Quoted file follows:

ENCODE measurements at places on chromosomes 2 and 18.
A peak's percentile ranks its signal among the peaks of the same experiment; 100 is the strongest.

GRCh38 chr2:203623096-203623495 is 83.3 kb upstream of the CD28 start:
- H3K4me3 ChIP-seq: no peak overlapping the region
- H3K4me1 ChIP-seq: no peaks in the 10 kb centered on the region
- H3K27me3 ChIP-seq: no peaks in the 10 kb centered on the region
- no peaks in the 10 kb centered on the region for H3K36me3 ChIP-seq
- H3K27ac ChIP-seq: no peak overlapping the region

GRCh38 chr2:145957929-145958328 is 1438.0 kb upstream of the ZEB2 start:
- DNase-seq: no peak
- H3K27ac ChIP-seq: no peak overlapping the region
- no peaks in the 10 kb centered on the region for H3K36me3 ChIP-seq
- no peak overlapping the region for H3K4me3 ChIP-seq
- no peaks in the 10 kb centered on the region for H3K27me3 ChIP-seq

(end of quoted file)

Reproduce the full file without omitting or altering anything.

ENCODE measurements at places on chromosomes 2 and 18.
A peak's percentile ranks its signal among the peaks of the same experiment; 100 is the strongest.

GRCh38 chr2:203623096-203623495 is 83.3 kb upstream of the CD28 start:
- H3K4me3 ChIP-seq: no peak overlapping the region
- H3K4me1 ChIP-seq: no peaks in the 10 kb centered on the region
- H3K27me3 ChIP-seq: no peaks in the 10 kb centered on the region
- no peaks in the 10 kb centered on the region for H3K36me3 ChIP-seq
- H3K27ac ChIP-seq: no peak overlapping the region

GRCh38 chr2:145957929-145958328 is 1438.0 kb upstream of the ZEB2 start:
- DNase-seq: no peak
- H3K27ac ChIP-seq: no peak overlapping the region
- no peaks in the 10 kb centered on the region for H3K36me3 ChIP-seq
- no peak overlapping the region for H3K4me3 ChIP-seq
- no peaks in the 10 kb centered on the region for H3K27me3 ChIP-seq